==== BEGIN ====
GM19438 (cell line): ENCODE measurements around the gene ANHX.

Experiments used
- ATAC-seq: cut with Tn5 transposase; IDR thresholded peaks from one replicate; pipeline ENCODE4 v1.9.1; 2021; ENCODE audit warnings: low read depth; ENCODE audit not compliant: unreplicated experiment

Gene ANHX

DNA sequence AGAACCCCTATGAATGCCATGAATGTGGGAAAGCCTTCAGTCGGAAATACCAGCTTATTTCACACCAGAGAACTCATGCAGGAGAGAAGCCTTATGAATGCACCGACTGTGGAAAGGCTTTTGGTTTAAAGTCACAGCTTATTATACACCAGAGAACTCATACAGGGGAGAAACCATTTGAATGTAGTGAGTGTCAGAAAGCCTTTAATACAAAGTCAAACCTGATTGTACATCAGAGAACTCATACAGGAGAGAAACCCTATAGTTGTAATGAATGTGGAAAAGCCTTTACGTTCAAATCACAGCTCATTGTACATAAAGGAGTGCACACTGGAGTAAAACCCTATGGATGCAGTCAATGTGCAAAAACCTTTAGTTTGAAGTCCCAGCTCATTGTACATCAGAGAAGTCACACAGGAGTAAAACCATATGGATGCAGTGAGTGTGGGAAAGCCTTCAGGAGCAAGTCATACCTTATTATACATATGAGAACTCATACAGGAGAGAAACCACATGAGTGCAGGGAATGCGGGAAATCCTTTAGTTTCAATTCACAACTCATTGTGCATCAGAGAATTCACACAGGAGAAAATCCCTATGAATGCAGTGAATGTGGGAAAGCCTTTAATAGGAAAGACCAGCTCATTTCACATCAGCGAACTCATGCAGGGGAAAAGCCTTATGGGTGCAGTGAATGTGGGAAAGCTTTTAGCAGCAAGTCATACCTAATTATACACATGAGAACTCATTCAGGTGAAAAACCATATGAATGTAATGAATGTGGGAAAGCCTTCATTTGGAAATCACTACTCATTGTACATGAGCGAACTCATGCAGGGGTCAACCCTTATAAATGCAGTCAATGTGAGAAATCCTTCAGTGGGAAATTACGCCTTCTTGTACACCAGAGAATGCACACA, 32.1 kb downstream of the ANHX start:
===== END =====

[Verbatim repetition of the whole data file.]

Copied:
GM19438 (cell line): ENCODE measurements around the gene ANHX.

Experiments used
- ATAC-seq: cut with Tn5 transposase; IDR thresholded peaks from one replicate; pipeline ENCODE4 v1.9.1; 2021; ENCODE audit warnings: low read depth; ENCODE audit not compliant: unreplicated experiment

Gene ANHX

DNA sequence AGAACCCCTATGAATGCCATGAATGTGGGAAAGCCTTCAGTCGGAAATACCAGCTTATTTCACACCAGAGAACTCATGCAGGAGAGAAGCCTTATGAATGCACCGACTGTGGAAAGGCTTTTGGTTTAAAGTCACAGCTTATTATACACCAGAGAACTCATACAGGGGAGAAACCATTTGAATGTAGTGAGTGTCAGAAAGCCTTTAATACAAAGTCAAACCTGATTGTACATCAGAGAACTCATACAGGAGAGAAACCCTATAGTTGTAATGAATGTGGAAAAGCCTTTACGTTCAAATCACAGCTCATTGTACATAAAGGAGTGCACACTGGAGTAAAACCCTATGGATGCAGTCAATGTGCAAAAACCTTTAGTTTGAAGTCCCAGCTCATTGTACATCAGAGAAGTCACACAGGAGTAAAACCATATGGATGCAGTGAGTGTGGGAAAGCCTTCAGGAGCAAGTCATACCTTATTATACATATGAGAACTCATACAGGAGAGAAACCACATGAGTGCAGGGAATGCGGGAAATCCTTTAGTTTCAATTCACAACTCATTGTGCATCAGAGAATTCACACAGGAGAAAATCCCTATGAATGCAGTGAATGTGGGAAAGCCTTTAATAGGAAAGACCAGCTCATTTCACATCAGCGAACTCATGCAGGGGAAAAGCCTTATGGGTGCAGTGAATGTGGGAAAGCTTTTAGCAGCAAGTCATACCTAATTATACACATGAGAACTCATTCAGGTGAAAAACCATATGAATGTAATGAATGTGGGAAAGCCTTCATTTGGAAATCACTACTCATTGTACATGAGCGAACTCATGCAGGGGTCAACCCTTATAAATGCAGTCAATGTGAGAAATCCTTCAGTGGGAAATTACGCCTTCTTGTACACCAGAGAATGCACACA, 32.1 kb downstream of the ANHX start: